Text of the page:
How tokenised ‘toys’ could change investing 

April 18, 2022

Tokenization and Non Fungible Tokens (“NFTs”) have the potential to grow the investible universe of investable assets exponentially, but there will be a need to be wary on the way there.

So what are Non Fungible Tokens?

An asset that is “fungible” is something that is identical and interchangeable with another similar item. For example, a $1 bill is fungible with other $1 bills. One bitcoin is fungible with another bitcoin – trade one for and you’ll have exactly the same thing.

Something that’s “non-fungible” means that it’s unique and can’t be replaced with something else. A simple example of this is a rare piece of art – trade it for another piece of art or money and you’ll have something completely different.

As such, a non-fungible token is a unique, digital asset that is stored on the blockchain, with the blockchain serving as the system of record as to who owns the asset. Interestingly, this opens up the potential for a new world of digital assets that previously has not existed before.

Just a toy, for now…

In his blog ‘The next big thing will start out looking like a toy’, entrepreneur Chris Dixon, Partner at Andressen Horowitz,  highlights late Harvard Business School professor Clayton Christensen’s disruptive technology theory, noting that new technologies are often dismissed as “toys”. These technologies undershoot users’ needs initially, but become more valuable as their functionality improves.

NFTs and tokenization could be considered a ‘toy’. But the technology has many potential uses in the long term, even if some of them are not yet obvious. As revenue models become increasingly decentralised, value is moving from aggregators of content – music platforms such as Spotify – to recording artists and other creators of content. This could have significant implications for investing.

Not all NFTs have value

We had an interesting experiment of our own over the Holiday period. We ran our usual Holiday quiz (a match the baby-photo competition, if you were wondering). We mixed it up with our choice of prize: the winner could opt for a paper copy of a specially commissioned research report or for that report to be turned into an NFT.

The winner chose to have their report turned into an NFT, and we found that interesting for a couple of reasons. Firstly, electronically, there is little difference between a PDF of the report and a tokenised version in terms of how it is distributed.

However, through another lens, the winner was being smart. It cost me money to turn it into an NFT and once in NFT form there is chance that somebody else will ascribe value to it as a 1 of a kind asset and seek to own it.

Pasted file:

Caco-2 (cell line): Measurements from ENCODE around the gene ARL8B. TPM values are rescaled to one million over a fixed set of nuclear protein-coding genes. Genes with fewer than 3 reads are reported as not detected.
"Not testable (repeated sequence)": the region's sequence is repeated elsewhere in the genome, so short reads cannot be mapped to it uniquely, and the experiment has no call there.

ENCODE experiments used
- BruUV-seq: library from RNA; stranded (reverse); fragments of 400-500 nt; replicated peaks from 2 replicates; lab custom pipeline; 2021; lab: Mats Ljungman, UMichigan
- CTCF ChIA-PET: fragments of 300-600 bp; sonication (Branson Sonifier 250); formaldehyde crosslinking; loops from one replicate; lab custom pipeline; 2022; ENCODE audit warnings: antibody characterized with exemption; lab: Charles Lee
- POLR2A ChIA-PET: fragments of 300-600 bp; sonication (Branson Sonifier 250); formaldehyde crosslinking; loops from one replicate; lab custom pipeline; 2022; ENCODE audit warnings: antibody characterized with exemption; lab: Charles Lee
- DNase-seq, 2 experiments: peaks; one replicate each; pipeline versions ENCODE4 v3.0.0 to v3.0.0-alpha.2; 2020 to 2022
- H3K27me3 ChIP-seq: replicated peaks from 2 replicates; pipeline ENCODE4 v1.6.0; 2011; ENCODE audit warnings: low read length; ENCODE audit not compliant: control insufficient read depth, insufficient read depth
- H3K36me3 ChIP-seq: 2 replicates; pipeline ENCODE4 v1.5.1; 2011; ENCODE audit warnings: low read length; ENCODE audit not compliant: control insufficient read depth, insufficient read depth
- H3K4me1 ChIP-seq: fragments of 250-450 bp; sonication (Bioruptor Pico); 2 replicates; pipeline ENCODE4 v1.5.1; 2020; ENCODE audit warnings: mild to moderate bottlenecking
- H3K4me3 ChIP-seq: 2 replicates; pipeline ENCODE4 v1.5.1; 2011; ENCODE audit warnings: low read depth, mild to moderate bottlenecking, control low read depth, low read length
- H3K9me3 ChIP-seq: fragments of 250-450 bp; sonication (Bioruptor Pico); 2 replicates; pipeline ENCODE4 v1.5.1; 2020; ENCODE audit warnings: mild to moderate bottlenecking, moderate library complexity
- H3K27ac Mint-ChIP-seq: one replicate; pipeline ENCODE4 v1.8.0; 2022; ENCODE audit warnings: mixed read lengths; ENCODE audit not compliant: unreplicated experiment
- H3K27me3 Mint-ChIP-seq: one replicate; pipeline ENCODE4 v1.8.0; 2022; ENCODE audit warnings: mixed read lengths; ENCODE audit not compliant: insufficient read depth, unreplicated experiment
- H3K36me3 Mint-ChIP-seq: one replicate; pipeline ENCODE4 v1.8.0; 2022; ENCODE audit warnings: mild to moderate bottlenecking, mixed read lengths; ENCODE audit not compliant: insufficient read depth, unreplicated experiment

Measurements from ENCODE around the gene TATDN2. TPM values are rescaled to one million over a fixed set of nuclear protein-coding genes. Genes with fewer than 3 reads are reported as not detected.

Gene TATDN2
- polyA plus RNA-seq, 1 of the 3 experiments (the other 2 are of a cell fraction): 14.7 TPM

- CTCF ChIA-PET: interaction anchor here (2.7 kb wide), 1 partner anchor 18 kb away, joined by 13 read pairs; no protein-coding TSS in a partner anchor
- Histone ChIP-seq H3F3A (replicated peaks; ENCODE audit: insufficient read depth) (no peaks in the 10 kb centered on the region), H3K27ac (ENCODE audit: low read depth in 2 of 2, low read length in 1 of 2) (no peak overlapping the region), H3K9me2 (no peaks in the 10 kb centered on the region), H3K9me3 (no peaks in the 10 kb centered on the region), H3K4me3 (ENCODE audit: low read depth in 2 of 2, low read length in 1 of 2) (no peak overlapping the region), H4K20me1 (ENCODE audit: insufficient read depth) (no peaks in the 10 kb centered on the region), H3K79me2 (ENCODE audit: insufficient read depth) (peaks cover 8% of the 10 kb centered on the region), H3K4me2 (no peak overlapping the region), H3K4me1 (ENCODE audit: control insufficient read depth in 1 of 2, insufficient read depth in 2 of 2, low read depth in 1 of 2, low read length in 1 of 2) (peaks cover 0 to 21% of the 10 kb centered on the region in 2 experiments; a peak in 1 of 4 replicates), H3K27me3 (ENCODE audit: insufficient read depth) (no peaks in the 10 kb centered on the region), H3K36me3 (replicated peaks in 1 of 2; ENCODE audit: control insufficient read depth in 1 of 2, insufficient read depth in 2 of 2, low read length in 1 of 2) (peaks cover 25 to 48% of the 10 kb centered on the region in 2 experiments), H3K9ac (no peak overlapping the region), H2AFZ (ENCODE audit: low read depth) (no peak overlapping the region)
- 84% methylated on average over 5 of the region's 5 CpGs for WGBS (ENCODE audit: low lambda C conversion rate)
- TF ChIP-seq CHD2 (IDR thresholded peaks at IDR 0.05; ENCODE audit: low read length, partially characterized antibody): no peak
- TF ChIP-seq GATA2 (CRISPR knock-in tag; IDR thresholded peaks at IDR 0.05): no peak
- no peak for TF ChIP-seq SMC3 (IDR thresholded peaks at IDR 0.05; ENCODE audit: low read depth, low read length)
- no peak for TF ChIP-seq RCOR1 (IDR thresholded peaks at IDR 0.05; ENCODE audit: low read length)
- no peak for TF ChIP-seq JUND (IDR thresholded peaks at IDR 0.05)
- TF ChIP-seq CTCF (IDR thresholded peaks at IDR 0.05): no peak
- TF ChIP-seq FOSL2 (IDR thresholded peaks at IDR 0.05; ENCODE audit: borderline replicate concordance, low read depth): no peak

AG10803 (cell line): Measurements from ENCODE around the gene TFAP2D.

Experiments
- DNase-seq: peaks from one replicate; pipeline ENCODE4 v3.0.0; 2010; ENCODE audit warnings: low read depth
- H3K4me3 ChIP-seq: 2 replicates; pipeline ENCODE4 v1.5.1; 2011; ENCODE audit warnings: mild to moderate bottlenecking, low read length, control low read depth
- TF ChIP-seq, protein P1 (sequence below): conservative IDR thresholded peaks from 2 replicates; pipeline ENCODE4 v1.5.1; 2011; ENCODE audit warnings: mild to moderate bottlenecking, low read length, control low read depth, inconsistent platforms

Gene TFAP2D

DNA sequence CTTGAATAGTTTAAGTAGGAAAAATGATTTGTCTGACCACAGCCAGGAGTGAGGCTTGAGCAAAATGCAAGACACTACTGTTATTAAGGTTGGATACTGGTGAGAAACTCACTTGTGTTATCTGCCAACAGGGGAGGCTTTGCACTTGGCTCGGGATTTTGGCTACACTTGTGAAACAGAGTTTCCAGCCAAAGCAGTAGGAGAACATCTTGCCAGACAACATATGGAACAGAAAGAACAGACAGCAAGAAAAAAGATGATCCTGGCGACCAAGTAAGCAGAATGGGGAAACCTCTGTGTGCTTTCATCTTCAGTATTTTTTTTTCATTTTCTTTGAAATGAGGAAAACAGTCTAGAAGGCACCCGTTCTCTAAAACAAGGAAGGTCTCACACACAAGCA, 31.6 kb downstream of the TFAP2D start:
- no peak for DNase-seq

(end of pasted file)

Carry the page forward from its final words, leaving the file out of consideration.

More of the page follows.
In a real world sense there is probably no value in this as an NFT. Not because of its content – which was very good – but market dynamics. Interested parties do not need to possess the NFT to read the report and will probably ascribe no value to having the original.

It’s an interesting example to keep in mind when you look at the media buzz around non-fungible tokens (NFTs). An ever-greater range of NFTs are emerging for a widening range of purposes and, while many are targeted at the retail market, institutional investors are starting to sit up and take note.

The digital assets market is already valued in trillions and tokenization is likely to be a key investment theme in the coming years. NFTs are already enabling more direct relationships between creators and consumers.

Tokenization and NFTs are nascent technologies, so there are good reasons to remain cautious. Nevertheless, it is such a fascinating and innovative part of the market and our clients are asking how these technologies can be used in providing access to asset classes.

Unlike cryptocurrencies such as Bitcoin or Ethereum, each NFT is unique. In the collectables market it is likely that it is this scarcity that appeals to investors. Leonardo da Vinci’s Mona Lisa is worth hundreds of millions of dollars because of its scarcity. A perfect replica could be created, perhaps even printed from a data file, but it would not have the scarcity of the original in the Louvre. The same principle could hold true for NFTs – if you ascribe value to the asset in the first place.

Challenges and opportunities

Tokenization could have a considerable impact on the fundamentals of investing and new opportunities are likely to arise. The market for NFTs is currently dominated by digital art and collectables – but tokenization could make it easier to trade private market assets than through existing limited partnership arrangements.

There are still challenges to be overcome, particularly when it comes to regulation. For example, the blockchain element of tokenised assets – which can record all transactions within a chain – does not solve the problem of KYC or anti-money laundering regulations. Likewise, the considerable attention paid to NFTs in recent years, combined with rapid rises in valuations, raises concerns over whether the market has become overhyped.

We believe this could be a significant development in the evolution of markets. Tokenization is likely to play a big role in investing in the coming years – in terms of investment rationale and the democratisation of markets. But it is still at a very early stage.

As new technologies emerge, it can be difficult to both understand them and to envisage how they can change our lives. A fantastic example of this is Bill Gates explaining the internet to David Letterman in 1995. In those early days, it’s clear that not even Gates fully knew how the internet story would play out in the fullness of time.

In a similar vein, we will continue to monitor and react to developments in areas such as decentralised finance and help institutional investors to navigate the opportunities in this space.

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Garvan McCarthy
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